Meanwhile, Sisko is explaining to the aliens how in a linear existence, each day affects the next. Almost as if to demonstrate, the scene shifts to a picnic, where they watch as Sisko's younger self proposes to Jennifer. Then Sisko is abruptly inside his memory of the doomed Saratoga, beside his quarters. He doesn't want to be here. "Then why do you exist here?" Jennifer asks. Suddenly Sisko finds himself alone again, as the Cardassian warship passes through the wormhole, which opens and collapses before the other DS9 officers can follow. The aliens tell Sisko that they have terminated the wormhole.
The root of the aliens' mistrust is that they do not see how linear beings can be aware of and take responsibility for the consequences of their actions, if they can't know beforehand what those consequences will be. This gets Sisko involved in discussions of procreation and baseball. He finally seems to be getting through -- but then he is suddenly back in his burning quarters aboard the Saratoga.
Kira and the others have returned to DS9, which is now in its new position beside the wormhole. When three Cardassian warships arrive, searching for Dukat, Kira tries to tell one of the captains, Gul Jasad, about the wormhole, but he doesn't believe her. The Cardassians cut off DS9's communications with Starfleet and power up their weapons. Jasad demands the surrender of the station. Kira has one hour to comply.
Sisko doesn't understand why the wormhole natives keep bringing him back to the worst moment of his life; but they tell him that he is the one who brings them here. Finally, he begins to realize what they mean by saying that he exists here. In a sense, he has never left this place, this time; he has been frozen emotionally at the point of Jennifer's death, unable to move on. Sisko kneels beside his wife's body and weeps as the wormhole natives watch sympathetically.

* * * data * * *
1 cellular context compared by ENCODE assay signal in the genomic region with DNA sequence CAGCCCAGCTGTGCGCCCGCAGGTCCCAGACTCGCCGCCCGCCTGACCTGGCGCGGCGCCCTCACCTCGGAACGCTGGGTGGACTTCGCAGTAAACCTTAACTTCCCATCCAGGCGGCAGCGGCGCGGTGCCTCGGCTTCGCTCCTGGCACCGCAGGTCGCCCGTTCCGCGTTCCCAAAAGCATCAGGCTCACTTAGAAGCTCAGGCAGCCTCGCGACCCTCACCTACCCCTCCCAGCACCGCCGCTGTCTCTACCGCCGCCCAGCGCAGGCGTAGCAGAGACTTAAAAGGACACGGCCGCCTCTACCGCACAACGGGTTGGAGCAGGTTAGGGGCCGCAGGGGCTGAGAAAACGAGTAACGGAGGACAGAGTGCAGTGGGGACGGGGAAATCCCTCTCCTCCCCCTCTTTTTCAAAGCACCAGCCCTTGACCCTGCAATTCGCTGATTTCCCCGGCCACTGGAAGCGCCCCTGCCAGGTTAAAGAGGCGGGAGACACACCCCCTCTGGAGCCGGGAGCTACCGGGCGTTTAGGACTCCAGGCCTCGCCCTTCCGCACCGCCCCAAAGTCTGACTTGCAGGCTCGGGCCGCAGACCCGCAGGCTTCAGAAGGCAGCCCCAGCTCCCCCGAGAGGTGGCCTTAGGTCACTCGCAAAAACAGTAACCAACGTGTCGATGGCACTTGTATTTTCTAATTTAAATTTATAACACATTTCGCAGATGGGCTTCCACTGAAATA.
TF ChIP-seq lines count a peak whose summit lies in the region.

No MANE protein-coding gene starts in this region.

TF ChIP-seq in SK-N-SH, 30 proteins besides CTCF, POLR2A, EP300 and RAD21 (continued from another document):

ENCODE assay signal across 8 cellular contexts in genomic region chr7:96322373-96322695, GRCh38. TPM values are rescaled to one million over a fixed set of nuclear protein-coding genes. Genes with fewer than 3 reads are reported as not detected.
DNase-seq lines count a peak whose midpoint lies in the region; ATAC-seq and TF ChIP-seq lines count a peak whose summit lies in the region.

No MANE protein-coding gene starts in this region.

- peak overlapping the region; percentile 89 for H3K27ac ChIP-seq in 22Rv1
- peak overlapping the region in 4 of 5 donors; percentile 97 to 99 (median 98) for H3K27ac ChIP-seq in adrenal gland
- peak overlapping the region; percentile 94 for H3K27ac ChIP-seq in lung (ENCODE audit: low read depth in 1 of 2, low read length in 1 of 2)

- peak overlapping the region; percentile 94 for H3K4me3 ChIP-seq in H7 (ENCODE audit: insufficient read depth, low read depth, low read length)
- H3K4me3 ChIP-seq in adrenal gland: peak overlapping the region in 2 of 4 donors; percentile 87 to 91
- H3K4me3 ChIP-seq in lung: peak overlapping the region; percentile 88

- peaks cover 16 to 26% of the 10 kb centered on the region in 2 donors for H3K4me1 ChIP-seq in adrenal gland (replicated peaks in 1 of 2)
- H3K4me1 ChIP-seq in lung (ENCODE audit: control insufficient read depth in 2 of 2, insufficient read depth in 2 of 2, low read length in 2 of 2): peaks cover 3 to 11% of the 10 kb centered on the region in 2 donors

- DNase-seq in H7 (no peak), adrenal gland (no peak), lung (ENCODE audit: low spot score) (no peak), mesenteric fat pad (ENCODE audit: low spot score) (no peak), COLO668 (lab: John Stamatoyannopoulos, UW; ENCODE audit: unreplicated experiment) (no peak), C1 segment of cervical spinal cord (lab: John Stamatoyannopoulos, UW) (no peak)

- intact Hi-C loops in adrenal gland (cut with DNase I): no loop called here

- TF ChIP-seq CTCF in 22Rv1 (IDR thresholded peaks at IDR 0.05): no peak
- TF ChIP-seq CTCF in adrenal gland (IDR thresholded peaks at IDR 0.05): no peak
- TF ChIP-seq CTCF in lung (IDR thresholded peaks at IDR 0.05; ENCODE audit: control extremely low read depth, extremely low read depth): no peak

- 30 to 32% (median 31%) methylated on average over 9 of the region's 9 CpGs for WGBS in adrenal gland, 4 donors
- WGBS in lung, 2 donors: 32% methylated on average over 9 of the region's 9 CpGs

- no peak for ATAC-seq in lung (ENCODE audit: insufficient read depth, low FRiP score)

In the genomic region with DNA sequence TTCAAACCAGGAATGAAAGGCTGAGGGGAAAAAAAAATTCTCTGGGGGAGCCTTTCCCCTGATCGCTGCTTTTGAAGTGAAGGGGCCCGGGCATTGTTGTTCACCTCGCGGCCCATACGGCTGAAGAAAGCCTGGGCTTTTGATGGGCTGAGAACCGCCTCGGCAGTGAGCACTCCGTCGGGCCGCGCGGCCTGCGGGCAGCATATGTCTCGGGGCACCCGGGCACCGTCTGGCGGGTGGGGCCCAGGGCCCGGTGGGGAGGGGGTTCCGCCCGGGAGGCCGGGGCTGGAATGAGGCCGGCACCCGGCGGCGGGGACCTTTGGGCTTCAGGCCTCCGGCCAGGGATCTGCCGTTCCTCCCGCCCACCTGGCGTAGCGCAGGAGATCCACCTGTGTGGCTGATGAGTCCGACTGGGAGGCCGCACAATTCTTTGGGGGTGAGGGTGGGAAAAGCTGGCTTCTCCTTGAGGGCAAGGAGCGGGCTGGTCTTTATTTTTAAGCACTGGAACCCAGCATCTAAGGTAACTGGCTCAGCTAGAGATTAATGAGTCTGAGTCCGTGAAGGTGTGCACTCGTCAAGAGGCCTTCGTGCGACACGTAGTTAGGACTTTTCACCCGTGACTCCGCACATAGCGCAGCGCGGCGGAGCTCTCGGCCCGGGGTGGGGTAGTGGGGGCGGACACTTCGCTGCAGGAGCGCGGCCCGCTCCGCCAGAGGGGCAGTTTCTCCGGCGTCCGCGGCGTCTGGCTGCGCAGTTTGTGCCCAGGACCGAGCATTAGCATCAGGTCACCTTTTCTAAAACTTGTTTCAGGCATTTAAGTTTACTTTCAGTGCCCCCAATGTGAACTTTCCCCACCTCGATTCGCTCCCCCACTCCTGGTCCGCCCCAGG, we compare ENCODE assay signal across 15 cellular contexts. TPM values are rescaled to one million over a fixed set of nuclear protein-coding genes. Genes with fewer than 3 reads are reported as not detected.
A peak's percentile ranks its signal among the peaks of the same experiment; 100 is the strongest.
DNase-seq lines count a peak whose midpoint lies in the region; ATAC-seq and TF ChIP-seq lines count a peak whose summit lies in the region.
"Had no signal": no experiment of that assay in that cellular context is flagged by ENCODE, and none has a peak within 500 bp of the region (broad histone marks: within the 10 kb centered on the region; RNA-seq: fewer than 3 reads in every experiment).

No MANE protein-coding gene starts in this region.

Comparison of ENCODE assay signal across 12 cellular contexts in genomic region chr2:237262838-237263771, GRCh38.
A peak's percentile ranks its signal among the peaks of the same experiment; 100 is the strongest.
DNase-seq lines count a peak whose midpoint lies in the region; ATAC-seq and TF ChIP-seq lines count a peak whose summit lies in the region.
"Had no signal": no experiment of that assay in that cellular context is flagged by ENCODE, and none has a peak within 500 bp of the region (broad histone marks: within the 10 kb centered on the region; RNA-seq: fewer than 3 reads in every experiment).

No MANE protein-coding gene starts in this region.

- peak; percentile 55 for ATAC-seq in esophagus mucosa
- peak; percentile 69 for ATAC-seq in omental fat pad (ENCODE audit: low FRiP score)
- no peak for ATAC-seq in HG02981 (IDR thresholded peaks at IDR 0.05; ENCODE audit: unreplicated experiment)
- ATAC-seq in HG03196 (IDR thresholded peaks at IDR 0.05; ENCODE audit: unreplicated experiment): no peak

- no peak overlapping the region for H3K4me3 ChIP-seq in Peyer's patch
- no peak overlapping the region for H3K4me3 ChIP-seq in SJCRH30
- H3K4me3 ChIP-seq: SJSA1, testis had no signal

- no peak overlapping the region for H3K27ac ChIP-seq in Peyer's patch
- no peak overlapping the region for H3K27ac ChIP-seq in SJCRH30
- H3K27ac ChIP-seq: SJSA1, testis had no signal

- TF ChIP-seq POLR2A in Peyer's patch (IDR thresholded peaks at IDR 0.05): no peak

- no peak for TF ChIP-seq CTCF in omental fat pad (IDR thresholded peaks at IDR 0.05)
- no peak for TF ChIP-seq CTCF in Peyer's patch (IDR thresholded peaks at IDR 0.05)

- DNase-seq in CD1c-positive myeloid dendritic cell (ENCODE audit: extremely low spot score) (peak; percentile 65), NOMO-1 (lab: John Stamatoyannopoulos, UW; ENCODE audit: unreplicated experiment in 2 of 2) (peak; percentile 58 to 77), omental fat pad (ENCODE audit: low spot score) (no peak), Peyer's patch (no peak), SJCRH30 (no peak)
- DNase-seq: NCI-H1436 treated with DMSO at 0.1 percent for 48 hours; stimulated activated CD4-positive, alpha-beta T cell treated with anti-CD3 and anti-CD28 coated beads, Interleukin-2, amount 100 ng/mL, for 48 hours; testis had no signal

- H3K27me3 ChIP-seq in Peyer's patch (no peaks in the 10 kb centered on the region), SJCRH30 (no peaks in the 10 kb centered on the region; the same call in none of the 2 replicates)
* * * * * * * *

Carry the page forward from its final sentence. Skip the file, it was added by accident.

Kira goes for a bluff, ordering O'Brien to fire six photon torpedoes -- which are all the station has -- across Jasad's bow, telling the Cardassian that if he wants a war, she'll give him one. On his ship, Jasad is astonished to learn that the station is armed to the teeth (courtesy of O'Brien, using some sensor tricks). He doesn't believe it, and sends for reinforcements, deploying his ships to attack. The Cardassians begin firing, causing a panic on the Promenade when a fuel conduit ruptures there.
The station doesn't stand a chance, and Kira knows it. She is about to surrender at last, when suddenly the wormhole opens again, and Sisko's runabout emerges, towing Dukat's ship. Dukat signals Jasad to disarm, and the crisis is over.
Sisko reports that the wormhole natives have agreed to allow safe passage through the wormhole, to and from the Gamma Quadrant. When the Enterprise returns to DS9, Picard remarks that due to the wormhole, Bajor will soon become a leading center of commerce and exploration, and DS9 one of Starfleet's most important posts. With none of his former antagonism, Sisko asks Picard to ignore his previous request for a replacement. He is certain now that he wants to stay here. Picard wishes him luck.